As the new century grew closer, we apparently decided to try newer cartridges. Several brands of revolvers chambered in .38 caliber seemed like a good idea, so they got a try. With cheaper ammo and more-easily managed recoil, they seemed OK—until the oft-quoted situation in the Philippine Islands.  It’s much in vogue to denigrate tales that had the Moro swordsman of the Islands raising pure hell and caused the old Peacemakers to come out of storage to stop them. The situation may be over-stated, but the fact is that the old .45-caliber guns were pulled out of storage and sent to our troops on the far edge of the Pacific. And it is likewise true that we began the development of a new semi-automatic pistol that led to the 1911. That didn’t happen until Ordnance bought several thousand Colt New Service revolvers in a slightly different version of the rimmed .45 Colt, another 230-grain cartridge capable of 800 to 850 fps.

When the U.S. started issuing the new semi-auto pistols in 1911, we were working on nearly 40 years of using .45-caliber handguns that performed almost the same, at least downrange. Seven and a half decades later, we were doing the same thing. An icon of America, the classic M1911A1 was the service pistol and sometimes a police arm. One was in the hands of Special Agent Charles Winstead of the FBI when he led the team that took John Dillinger off the streets of Chicago. We used the .45 ACP cartridge for two world wars and several smaller ones. It was used in pistols and revolvers, as well as all typical Yankee submachine guns (M3,  Reisling, Thompson) and even a little throwaway single-shot.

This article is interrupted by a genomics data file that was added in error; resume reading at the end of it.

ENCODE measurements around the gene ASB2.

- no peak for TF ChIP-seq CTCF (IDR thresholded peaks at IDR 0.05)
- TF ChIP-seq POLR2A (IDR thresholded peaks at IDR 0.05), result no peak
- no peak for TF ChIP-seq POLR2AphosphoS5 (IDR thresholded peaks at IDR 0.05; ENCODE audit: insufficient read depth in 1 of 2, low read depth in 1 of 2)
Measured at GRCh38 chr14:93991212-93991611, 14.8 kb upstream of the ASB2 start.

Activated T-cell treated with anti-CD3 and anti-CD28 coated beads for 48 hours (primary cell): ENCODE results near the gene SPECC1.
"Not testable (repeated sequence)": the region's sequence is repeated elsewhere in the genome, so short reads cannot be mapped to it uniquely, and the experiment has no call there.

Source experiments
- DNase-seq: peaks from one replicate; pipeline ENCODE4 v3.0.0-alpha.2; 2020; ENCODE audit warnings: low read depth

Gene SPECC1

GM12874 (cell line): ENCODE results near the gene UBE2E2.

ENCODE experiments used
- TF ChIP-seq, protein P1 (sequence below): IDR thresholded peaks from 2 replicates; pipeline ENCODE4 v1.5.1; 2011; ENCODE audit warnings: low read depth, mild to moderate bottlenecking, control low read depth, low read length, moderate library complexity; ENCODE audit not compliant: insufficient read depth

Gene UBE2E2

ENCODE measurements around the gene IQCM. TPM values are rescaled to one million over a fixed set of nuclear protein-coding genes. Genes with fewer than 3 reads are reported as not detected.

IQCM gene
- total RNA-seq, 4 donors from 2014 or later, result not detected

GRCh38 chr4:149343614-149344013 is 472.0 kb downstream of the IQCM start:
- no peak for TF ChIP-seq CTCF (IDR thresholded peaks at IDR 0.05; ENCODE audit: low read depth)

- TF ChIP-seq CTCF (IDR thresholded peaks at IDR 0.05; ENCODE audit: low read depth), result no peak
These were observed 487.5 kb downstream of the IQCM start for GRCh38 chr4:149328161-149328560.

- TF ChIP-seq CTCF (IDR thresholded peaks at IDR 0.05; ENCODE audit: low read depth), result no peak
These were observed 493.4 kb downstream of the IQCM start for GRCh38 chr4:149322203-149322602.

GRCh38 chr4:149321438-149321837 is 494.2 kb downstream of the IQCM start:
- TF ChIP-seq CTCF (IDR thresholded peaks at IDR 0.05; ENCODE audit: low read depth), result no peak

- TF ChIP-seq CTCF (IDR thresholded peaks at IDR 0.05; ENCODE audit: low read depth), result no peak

Obviously, many manufacturers still produce pistols and revolvers for this cartridge and that it usually sells well in several formats. It will be around for many years to come. Also, there are more reasons than I can count why we need to move on, get modern, accommodate everyone and change. I just can’t see why a 230-grain .45 ACP at 850 fps won’t work like it did 140 years ago. It is amazing to realize that the .45-caliber handgun is a unique American tradition. It will continue to be my primary fightin’ iron.